The value S2 of the equation (13) is of course above 1000 as shown hereunder, ##EQU14## and the equation (13)' is in conflict with the fact of the equation (15). This conflict proves that the assumption of the existance n=m(≠no) is erroneous one, and accordingly this reveals the fact that the value n in the equation (6) has only one solution. It will be easily understood from this fact that the value n in the equation (9) has also only one value, i.e. one solution.
As described hereinbefore, it is found that the equation (6) or (9) have only one solution with respect to the pitch numbers, i.e. n in this case, and in the next step, it will be necessary to refer to the degree of the calculation precision with which the calculation of the pitch numbers n should be performed in a case where the calculation is done by the successive interation method described hereinbefore, and in this invention, this matter is referred to with reference to graphs regarding the output voltages shown in FIGS. 8A and 8B. Referring to the graphs of FIGS. 8A and 8B, the output H1 of the detecting head 41 is designated by a value K11 when the rod 21 moves by pitch number n; that is, the rod moving amount X designates the distance Pn, and when the rod 21 moves by pitch number (n+1), the output H2 of the detecting head 42 is designated by values K21 and K22 corresponding to the values K11, K11 at the distances Pn and Pn+1. Accordingly, it will be found that the difference between the values K21 and K22 is the precision to be obtained. Supposing now that the value S2 is designated K21 and K22 for pitch numbers of n and (n+1), respectively, the equation (6) will be expressed as follows. ##EQU15##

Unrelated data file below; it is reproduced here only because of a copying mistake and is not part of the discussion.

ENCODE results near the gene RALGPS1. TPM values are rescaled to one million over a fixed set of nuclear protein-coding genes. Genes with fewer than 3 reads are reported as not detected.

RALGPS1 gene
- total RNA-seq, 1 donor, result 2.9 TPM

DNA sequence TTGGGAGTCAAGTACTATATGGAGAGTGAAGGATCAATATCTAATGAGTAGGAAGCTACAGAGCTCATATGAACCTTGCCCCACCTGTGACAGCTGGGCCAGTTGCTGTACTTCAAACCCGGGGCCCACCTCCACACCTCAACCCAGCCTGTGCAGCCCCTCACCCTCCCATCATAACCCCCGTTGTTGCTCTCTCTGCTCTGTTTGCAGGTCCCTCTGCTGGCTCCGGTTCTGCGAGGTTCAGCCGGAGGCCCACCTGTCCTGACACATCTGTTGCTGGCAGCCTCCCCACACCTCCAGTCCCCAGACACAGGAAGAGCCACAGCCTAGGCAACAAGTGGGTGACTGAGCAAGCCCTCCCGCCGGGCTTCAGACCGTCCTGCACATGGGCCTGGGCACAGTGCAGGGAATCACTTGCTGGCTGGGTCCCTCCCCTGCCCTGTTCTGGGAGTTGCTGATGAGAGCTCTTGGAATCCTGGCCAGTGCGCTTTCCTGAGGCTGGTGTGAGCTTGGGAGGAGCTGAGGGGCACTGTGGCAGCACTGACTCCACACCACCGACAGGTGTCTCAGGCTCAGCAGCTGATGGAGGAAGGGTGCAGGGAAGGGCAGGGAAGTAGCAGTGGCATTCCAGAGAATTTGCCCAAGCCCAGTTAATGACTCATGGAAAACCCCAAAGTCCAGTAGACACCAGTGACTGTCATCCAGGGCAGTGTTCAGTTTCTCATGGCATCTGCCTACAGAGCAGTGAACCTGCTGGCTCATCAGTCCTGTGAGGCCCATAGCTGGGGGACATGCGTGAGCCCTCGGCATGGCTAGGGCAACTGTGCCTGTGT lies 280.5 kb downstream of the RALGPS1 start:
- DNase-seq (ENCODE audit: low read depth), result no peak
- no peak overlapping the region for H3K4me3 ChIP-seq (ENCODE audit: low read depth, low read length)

With this equation (16), when the pitch number n approaches the maximum value, the following equation (17) will be estabtished. ##EQU16##
Accordingly, the equation (16) will be alternatively expressed as follows. ##EQU17##
In an actual calculation is use of concrete numerical values such as, ##EQU18## where ##EQU19##
When the values of the condition (18) are introduced into the above equation (3), the moving distance Pn of the rod 21, i.e. detectable maximum absolute position Pn·max, will be expressed as follows. ##EQU20##
When the condition (18) is applied to the equation (16)', the equation (16)' is calculated as follows. ##EQU21##
According to these equations and calculations it is found that the detectable meximum absolute position of the rod 21 is 15 cm under the condition (18); namely, in the case where the minimum resolution of the rod moving amount X is 40 μm, the distance of one pitch l is 2000 μm and the pitch number n is 50. When it is required to obtain or calculate the absolute position Ps of the rod 21, it will be necessary to first obtain the pitch number n by the secussive iteration method in use of the equation (6) to which is applied the phase detection voltages S1 and S2 of the detecting heads 41 and 42 or the equation (9) to which is applied the phase detection voltages S3 and S4. In this method, it is found that the obtained pitch number n is a correct value by discriminating the equality of the equation (6) (or the equation (9)) with an error range below 5 pulses as obtained by the equation (22).